Grammar schools white paper won’t be published until after election

Ministers will not publish the grammar schools white paper until after the snap general election on June 8, despite Justine Greening having recently pledged to release the publication within the “coming weeks”.

The Department for Education (DfE) said “well-established restrictions” on government business during the purdah period in the run-up to local elections on May 4 means it is unable to publish responses to any consultations which could affect the outcome. Further restrictions will then be in place until the general election in June.

Parents deserve to know what they are voting for

The education secretary told parliament on March 20 that the publication of the ‘Schools That Work for Everyone‘ white paper, due to set out finalised plans to expand selection in England and open the first new grammar schools in more than two decades, would be published in the “coming weeks”.

Her comments were taken by many to signal that the government was prepared to publish the document during local election purdah.

But the DfE’s confirmation this will not be the case means the paper is unlikely to be published until mid-June – almost three months after Greening’s “coming weeks” pledge.

The government had promised to respond to its own consultation on plans for a national funding formula by the summer, so this announcement does not necessarily change the timeframe for that response.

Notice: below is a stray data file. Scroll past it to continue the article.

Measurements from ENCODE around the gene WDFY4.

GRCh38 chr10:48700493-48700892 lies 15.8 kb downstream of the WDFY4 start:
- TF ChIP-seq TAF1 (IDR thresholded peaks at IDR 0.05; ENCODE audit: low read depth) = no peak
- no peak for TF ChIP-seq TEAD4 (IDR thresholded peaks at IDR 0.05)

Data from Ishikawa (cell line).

But the EBacc consultation, which was slated to be published in spring 2016 but is still to be revealed, is expected to be affected.

The DfE confirmed consultations cannot be published because of purdah rules after Kevin Courtney, the general secretary of the National Union of Teachers, called for the announcement on school funding to be brought forward to take place before the general election.

READ MORE: The 5 key things schools must know about the general election

Courtney, who has also threatened industrial action in areas facing further cuts under any revised formula, said it would be an “absolute and total disgrace” if the government does not respond to the consultation before the election.

He warned that if the new formula was going to be used to determine budget allocations from next April, it “can’t be long delayed”.

“Parents deserve to know what they are voting for,” he said.

Courtney has also written to Greening to demand responses to both consultations before the election.

Purdah rules linked to the local elections kicked in for all local authorities on March 27 and for civil servants on April 13. The Cabinet Office is yet to issue guidance on when the purdah period linked to the general election will begin.

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  1. Simple. Don’t put your cross next to the name of a candidate representing a Political Party who promotes educational segregation through selection in the publically-funded state education system – if that’s what your priority is?

  2. At the National Fair Funding Conference, Tom Goldman of DfE said the funding decisions would be announced by the end of July, so they were never going to be announced in May or June.

    But at least we will be able to see in manifesto commitments whether there will be any extra funding added to the schools pot, to quell the rebellion that threatened to kill off the NFF. Schools need to be able to plan ahead.

    I wish we could raise the profile of the High Needs NFF because it represents just as much of a threat but isn’t getting any attention. See my thoughts at